The purpose of this lab was to familiarize ourselved with transistors and amplifiers by running an experiment collecting data on the current in a circut and estimating β in the equation Ice = βIbe. Additionally we prefomed some coding with different probability distributions.
In lab experiment we set up the following circut with a transistor to find beta in the equation described in the abstract.
The values of R2 an R3 could be calculated by the fact that the max current through BE was .1 mA and through CE was 3 mA.
In the second experiment we were tasked with creating a circut with an amplifier to produce a gain of 2. The circut diagram is below.
The values of R2 and R3 could be calculated using Ohm's Law as follows.
The gain of 2 that we are trying to acheive can be accomplished when R3 is twice the resistance of R2.
Exercise 1: We were given a four sided, six sided, and eight sided die and told to pick one at random and roll. We were tasked with findind the probability we picked each die given we rolled a 1 - 4 - 2 - 5.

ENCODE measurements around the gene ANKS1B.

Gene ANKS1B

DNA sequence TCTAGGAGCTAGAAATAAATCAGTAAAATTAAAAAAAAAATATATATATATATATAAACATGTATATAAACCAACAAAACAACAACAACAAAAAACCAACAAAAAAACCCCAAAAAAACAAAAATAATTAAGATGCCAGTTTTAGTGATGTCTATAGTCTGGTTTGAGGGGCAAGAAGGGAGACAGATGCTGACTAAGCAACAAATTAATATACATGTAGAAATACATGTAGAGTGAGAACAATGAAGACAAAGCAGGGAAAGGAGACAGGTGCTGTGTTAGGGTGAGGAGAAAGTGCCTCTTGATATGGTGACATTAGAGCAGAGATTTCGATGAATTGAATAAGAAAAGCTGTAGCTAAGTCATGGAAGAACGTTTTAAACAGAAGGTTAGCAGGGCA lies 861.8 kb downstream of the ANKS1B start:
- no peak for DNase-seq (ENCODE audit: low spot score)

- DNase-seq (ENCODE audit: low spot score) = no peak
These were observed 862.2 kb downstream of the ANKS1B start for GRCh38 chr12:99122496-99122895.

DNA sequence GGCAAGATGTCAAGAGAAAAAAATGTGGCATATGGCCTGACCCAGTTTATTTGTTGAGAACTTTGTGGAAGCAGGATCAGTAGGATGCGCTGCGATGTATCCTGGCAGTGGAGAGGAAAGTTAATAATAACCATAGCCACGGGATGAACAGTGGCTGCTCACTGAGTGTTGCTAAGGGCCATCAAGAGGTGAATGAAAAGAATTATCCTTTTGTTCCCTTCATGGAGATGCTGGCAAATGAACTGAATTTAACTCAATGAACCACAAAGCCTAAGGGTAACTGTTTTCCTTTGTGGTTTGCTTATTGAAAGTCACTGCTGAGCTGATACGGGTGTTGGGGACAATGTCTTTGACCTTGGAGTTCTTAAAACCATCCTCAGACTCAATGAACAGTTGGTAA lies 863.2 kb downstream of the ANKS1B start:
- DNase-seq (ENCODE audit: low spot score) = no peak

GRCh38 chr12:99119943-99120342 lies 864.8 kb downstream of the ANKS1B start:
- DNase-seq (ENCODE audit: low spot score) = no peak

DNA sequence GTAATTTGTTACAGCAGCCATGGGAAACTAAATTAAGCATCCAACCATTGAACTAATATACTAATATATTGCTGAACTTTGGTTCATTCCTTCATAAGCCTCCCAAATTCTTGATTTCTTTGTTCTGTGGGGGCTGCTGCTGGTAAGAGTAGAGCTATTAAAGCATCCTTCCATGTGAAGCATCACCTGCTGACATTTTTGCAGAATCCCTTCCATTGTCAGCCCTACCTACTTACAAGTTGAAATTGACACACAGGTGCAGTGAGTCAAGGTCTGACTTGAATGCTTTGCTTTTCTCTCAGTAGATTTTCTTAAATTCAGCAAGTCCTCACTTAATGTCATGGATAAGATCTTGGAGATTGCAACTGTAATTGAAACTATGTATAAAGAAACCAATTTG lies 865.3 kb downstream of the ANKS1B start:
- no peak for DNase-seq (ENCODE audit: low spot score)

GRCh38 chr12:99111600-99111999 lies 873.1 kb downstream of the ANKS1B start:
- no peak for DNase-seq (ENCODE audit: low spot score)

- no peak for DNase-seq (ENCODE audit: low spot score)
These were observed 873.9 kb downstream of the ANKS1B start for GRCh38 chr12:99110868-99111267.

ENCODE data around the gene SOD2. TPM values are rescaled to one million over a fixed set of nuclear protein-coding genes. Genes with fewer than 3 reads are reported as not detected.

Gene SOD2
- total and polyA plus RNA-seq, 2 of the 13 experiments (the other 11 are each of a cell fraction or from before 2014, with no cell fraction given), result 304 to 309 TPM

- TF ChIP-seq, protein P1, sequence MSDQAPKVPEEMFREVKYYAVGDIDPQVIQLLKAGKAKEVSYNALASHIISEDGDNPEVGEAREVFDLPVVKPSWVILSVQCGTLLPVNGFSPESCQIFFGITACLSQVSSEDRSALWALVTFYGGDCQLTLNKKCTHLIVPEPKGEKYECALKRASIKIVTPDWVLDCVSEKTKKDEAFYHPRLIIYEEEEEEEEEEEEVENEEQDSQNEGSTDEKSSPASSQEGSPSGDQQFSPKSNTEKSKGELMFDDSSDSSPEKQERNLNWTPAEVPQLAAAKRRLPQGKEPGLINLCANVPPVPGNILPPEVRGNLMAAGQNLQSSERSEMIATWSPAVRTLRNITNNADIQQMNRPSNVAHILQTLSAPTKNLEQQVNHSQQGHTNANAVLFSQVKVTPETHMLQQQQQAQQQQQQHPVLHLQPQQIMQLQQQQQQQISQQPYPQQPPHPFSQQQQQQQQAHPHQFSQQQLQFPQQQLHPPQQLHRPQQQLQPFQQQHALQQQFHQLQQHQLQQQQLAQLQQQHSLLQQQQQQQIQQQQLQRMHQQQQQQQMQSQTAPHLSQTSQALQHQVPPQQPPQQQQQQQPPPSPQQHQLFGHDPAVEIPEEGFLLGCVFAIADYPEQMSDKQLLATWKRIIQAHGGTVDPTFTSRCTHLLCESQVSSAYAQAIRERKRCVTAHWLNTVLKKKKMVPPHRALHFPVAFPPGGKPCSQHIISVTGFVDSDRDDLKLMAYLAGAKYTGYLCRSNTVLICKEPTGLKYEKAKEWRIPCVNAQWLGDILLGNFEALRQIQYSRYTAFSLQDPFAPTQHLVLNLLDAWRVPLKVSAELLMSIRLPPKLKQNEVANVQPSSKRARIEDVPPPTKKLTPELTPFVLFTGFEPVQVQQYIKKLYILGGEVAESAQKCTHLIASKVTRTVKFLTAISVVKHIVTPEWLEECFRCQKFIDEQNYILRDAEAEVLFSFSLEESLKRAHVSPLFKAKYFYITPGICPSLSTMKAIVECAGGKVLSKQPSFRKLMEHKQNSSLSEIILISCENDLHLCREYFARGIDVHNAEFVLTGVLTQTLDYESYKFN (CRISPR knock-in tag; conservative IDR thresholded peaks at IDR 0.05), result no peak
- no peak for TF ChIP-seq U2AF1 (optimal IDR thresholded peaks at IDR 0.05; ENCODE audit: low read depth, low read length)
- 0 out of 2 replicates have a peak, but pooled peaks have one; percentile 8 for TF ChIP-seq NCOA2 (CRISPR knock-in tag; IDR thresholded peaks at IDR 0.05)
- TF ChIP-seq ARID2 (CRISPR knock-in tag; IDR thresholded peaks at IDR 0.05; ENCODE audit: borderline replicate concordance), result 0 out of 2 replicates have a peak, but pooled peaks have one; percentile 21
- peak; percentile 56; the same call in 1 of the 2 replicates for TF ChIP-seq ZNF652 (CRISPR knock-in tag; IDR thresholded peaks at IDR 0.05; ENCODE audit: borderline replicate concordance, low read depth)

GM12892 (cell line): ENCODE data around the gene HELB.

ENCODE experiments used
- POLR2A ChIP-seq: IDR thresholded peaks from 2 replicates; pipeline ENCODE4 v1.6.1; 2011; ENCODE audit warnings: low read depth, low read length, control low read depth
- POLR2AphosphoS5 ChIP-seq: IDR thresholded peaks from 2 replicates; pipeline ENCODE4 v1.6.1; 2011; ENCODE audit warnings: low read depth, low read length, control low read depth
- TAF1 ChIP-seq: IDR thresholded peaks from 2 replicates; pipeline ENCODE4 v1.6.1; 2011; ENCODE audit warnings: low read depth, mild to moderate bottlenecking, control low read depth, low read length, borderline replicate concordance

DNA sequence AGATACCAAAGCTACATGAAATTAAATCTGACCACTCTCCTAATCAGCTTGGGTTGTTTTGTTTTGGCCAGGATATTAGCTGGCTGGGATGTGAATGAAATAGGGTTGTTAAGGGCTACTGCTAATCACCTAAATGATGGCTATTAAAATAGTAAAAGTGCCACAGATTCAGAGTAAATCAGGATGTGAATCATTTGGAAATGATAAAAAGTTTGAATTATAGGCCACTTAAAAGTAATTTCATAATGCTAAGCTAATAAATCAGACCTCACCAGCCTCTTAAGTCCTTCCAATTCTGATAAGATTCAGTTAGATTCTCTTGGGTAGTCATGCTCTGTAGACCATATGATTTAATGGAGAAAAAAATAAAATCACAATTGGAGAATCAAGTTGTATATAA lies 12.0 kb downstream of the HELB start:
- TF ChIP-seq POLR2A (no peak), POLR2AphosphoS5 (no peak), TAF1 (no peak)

Exercise 2: Given a defect distribution, we were tasked with estimating the probability there would be a defect at t = 4.5 min and t = 5.5 min after the last defect was observed.
Exercise 3: We had to use calculus to show the expectation value of t is tau.
Unfortunately, our team was unable to collect viable data from the Arduino. This makes solving for beta impossible. If we were to have viable data we would solve for beta by graphing the current through the base over the current through the collector and finding the slope.
The circut was built as shown below and the desired gain of 2 was shown in the oscilliscope when a sawtooth waveform was input.
We find that is impossible for use to have a die with 4 sides (which makes sense because we were required to roll numbers higher than 4) while the 6-sided die is 75.9% and the eight sided is 24%.
We were given the following distribution.
We can find the probability of the defect occuring after the two times by taking the integral of the CDF at either time and finding the difference between the two. This results in the following equation.
We then simply plug in 10 for tau and our times of t=4.5 and t=5.5 and we get .423 and .362 respectively. The difference tells us that there is a .061 chance of a defect occuring between the two times.